There are many tax planning strategies that allow financial advisors to demonstrate the ongoing value they provide to clients in exchange for the fees they charge. Part of this value is understanding the detailed nuances that make a strategy effective and implementing it correctly, avoiding issues with the IRS down the line. For instance, while backdoor Roth conversions are a well-known strategy, many individuals have either missed the opportunity to use it and/or implemented it incorrectly – which, left uncorrected, can result in unnecessary headaches, taxes, and even penalties – presenting an opportunity for advisors to add significant value for their clients.
The backdoor Roth strategy can be valuable for clients whose high income levels preclude them from making regular contributions to a Roth IRA. As while income phaseouts apply to contributions made to a Roth IRA, there are no such limitations on contributions made to a traditional IRA, nor on conversions from a traditional IRA to a Roth IRA (since 2010). Thus, the strategy itself consists of a 2-step process involving 1) a contribution (either deductible or non-deductible) made to a traditional IRA, followed by 2) conversion into a Roth IRA.
While this process might seem relatively straightforward, there are many reporting requirements for non-deductible IRAs (through IRS Form 8606) and numerous IRS rules around timing and accounting that can quickly turn this seemingly simple strategy into a literal lifetime of extra paperwork filing required of the taxpayer if completed incorrectly. For instance, if the client has existing IRA dollars and/or if they plan to rollover funds from a qualified account at any point during the year, backdoor Roth conversions can be complicated significantly. This is mainly because of the IRA Aggregation Rule, stipulating that when determining the tax consequences of an IRA distribution (which includes a conversion), the value of all IRA accounts will be aggregated together for the purpose of any tax calculations (turning a ‘clean’ backdoor Roth into a messy partial Roth conversion!).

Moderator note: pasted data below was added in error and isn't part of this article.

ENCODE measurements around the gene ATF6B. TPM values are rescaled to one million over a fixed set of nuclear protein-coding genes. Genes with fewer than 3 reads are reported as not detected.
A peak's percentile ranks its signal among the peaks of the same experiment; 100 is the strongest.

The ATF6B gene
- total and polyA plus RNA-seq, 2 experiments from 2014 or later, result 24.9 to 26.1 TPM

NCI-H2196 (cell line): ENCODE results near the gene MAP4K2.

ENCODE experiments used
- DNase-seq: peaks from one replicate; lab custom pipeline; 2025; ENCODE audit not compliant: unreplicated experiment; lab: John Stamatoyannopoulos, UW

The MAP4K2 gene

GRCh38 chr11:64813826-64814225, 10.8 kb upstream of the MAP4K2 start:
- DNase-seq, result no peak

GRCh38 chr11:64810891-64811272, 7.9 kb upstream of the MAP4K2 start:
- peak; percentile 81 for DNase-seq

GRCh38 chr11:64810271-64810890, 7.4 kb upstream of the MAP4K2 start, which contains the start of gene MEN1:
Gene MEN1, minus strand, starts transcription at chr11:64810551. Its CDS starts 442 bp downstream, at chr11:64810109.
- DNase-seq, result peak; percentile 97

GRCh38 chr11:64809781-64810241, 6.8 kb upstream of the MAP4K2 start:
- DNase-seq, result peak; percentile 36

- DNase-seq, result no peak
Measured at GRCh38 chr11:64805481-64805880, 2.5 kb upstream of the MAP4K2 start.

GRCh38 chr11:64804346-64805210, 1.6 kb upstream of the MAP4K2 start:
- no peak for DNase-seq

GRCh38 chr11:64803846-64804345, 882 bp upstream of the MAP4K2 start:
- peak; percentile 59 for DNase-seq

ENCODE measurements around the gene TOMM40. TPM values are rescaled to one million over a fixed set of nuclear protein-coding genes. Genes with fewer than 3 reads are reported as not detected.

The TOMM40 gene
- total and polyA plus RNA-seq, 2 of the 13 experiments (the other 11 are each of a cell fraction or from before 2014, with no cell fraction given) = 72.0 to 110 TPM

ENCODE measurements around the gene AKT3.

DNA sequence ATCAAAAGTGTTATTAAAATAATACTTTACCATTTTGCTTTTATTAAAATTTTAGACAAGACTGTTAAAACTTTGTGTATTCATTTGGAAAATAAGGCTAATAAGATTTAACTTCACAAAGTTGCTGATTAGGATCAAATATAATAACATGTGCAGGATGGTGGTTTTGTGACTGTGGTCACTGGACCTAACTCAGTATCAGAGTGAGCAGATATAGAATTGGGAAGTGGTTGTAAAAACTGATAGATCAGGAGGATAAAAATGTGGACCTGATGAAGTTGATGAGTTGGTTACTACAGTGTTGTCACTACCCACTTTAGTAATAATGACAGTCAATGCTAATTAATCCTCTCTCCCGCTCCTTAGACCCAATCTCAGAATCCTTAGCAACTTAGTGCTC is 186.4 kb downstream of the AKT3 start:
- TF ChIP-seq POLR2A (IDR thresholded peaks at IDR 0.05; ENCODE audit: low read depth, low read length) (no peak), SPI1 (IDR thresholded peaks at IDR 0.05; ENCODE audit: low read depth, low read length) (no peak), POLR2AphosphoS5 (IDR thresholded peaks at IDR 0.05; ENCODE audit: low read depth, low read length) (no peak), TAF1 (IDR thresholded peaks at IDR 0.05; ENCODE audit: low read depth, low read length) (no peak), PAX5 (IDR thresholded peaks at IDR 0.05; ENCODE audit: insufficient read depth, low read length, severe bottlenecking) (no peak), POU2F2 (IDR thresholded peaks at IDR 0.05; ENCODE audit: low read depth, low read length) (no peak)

To avoid this situation, before recommending a backdoor Roth, advisors need to make sure they know about every IRA dollar (everywhere in all accounts), review prior tax returns for Form 8606, and confirm that there will not be any rollovers during the remainder of the current year. For clients with a tax-free basis in an IRA, options to remove the taxable gain portion (and become eligible for a ‘clean’ backdoor Roth) include converting the balance to a Roth (which could be done over multiple years) or rolling the pre-tax funds into a company retirement plan or Solo 401(k) (though not a SIMPLE or SEP as they are lumped in with traditional IRAs for the pro-rata rule).
Advisors also can support the backdoor Roth process by communicating with clients’ tax preparers about the strategy and why they are recommending it for their mutual client. Because while advisors might recognize the long-term benefits of having money in Roth accounts, the process does not come with a current-year benefit that may be immediately apparent to the tax preparer; furthermore, it requires tax preparers to complete additional forms (which they may not appreciate if they’ve not bought into the long-term ‘why’ themselves).
Ultimately, the key point is that while backdoor Roth conversions can be a valuable strategy, it comes with significant rules and nuances that, if not fully understood, have the potential to cause onerous tax complications for clients in the future. Which means that advisors can add significant value by working together with clients and their tax preparers to ensure that the backdoor RIA process is completed correctly!